HomeMEDIANEWS ARTICLESNews Article View

PRT inspects Iraqi dairy farm

By Natalie Rostek Sgt., 3rd HBCT, 3rd Inf. Div. PAO

PRINT  |  E-MAIL
Spc. Stephen Stricklin feeds a cow at the Nasser Dairy Farm, near Wehida, Iraq. (U.S. Army photo by Sgt. Natalie Rostek)
Spc. Stephen Stricklin feeds a cow at the Nasser Dairy Farm, near Wehida, Iraq. (U.S. Army photo by Sgt. Natalie Rostek)

March 5, 2008 — FOB HAMMER, Iraq (March 2, 2008) — Members of the 3rd Brigade Special Troops Battalion and the 3rd Heavy Brigade Combat Team’s Provincial Reconstruction Team conducted an inspection of the al Nasser Dairy Farm, in a village near Wehida, Feb. 26.

 Floyd Wood, from Manassas, Va., agricultural adviser to the brigade from the U.S. Department of Agriculture, and Lt. Col. Todd Ratliff, from Holland, Ohio, commander of the 3rd BSTB, talked with the farm’s managerial staff and workers regarding opportunities for the brigade to provide technical and financial assistance.

Spc. Amy Graybeal, a Soldier from the PRT who grew up on a dairy farm in Peach Bottom, Pa., said the farm is similar to those one might see in California.

"The climate here is similar to that of California’s," she said. "It looks like they don’t have as many cows for as much equipment as they have."

Her assessment was correct. Wood met with several members of the farm’s leadership, including the farm manager, veterinarian, feed and nutrition specialist and financial manager.

He learned from the group that the amount of both dairy cows and farming staff has drastically decreased due to irrigation problems. Currently, the farm staffs approximately 20 employees and houses 1,000 dairy cows. When fully operational, the farm had 1,000 employees and 8,000 cows.

"They need to ship in about 50,000 gallons of water a week just for the cows to drink and for operational maintenance," Wood said. "They need enough water to irrigate about 3,500 acres of land to produce feed for the cows. Basically right now there are just enough workers to keep the cows alive."

Wood explained that the bulk of the employees used to work in the fields tending to the alfalfa, clover and corn used to feed the cows. Without the proper amount of water to irrigate the fields, the crops cannot grow resulting in loss of jobs for the workers and malnutrition for the cows.

"The feed is also shipped in but it’s poor quality," Wood said. "They have to slaughter about 25 cows per month due to malnutrition. The manager told me he gives the meat from the slaughtered cows to the workers and poor families in the area."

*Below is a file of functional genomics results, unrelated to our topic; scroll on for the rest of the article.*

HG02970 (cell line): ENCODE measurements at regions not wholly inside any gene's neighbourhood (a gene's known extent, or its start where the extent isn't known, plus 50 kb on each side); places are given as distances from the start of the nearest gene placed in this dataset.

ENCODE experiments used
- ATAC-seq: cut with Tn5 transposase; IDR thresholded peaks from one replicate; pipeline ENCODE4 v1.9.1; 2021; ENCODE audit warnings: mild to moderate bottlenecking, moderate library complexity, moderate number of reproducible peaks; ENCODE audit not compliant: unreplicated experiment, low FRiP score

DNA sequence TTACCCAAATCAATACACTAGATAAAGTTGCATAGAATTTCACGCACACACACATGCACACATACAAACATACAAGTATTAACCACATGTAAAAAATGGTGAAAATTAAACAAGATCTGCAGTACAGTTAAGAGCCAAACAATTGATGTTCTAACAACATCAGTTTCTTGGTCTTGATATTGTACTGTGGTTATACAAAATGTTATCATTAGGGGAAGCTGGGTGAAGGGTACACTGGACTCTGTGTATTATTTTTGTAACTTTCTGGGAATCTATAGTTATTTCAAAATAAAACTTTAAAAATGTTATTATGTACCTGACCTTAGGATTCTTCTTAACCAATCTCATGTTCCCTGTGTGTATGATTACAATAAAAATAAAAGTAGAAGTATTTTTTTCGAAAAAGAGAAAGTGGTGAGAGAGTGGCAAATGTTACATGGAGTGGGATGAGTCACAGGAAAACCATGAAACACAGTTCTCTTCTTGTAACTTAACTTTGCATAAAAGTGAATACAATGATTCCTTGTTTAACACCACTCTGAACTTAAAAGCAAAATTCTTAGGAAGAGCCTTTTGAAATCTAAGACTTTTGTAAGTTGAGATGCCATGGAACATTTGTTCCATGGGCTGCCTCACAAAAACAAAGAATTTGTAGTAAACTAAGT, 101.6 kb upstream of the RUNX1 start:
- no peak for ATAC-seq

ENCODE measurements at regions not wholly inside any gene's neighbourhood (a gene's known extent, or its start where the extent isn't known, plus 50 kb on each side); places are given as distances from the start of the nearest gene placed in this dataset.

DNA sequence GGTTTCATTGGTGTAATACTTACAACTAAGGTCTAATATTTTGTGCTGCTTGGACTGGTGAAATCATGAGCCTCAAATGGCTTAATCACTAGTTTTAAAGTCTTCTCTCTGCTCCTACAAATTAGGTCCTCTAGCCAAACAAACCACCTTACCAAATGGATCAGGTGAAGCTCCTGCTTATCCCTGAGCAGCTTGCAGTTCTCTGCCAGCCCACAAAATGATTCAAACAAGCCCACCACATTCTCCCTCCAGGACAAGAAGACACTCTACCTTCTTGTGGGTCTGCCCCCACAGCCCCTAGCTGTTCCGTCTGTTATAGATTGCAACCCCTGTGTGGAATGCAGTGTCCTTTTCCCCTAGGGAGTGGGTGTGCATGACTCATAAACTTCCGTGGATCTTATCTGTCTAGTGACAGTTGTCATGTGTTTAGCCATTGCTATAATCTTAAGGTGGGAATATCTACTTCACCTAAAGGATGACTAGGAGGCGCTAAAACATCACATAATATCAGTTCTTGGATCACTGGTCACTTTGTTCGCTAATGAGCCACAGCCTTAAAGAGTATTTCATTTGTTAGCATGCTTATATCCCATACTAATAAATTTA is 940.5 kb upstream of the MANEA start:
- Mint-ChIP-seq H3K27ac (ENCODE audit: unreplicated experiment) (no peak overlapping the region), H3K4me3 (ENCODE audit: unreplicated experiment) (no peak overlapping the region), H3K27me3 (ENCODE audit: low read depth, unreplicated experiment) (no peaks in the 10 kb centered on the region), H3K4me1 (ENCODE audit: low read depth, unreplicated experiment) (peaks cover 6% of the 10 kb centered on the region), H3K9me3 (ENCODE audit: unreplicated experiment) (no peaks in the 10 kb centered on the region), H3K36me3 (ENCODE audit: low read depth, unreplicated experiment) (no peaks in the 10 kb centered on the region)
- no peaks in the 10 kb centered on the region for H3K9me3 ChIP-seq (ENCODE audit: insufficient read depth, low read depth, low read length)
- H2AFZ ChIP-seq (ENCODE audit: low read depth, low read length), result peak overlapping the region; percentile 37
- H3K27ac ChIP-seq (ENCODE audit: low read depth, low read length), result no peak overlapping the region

As a result of less production, Iraqi citizens who relied on the farm for their dairy needs are also feeling the effects.

"When the farm was fully functional, they were a large distributor of milk to south central Iraq, primarily Baghdad," Wood said. "Now that they can no longer do that, milk is being imported from Kuwait or Jordan causing the prices to go up. Mid to lower income families can’t afford it anymore, so this problem is not just affecting direct employment, but it’s also affecting the quality of life."

Wood, Ratliff, Graybeal and 3rd BSTB Soldiers toured the milking facility and cow parlors, accompanied by the farm’s managers and staff.

Graybeal said she was surprised at how modern and functional the facility was, with several automatic milking stations and devices which digitally track milk production for each dairy cow.

When the assessment was complete, the group went to the source of the farm’s irrigation problems; the al Khachia irrigation pump station.

Wood said last March members of al-Qaeda destroyed the pump station, which had provided water to a large portion of the Mada’in Qada, the 3rd HBCT’s area of operation. Currently, there is only one operational horizontal pump at the station. The one pump can only provide a few local families with drinking water.

"If the vertical pumps were working they could put out massive amounts of water," Wood said. "The one working horizontal pump is not enough to sustain agriculture in this area."

Wood said Coalition forces’ main effort is to get the Ministry of Irrigation involved to repair the pump station.

According to Maj. Cliff Faulkner, from Silverton, Colo., commander of Company A, 489th Civil Affairs Battalion, the plan is to have the government of Iraq move sub-pumps from the al Bawi pump station to the al Khachia irrigation pump station.

"The pumps move water down the canal," he said "A lot of people depend on them."

The 3rd BSTB is assigned to the 3rd HBCT, 3rd Infantry Division, Fort Benning, Ga., and has been deployed in support of Operation Iraqi Freedom since March.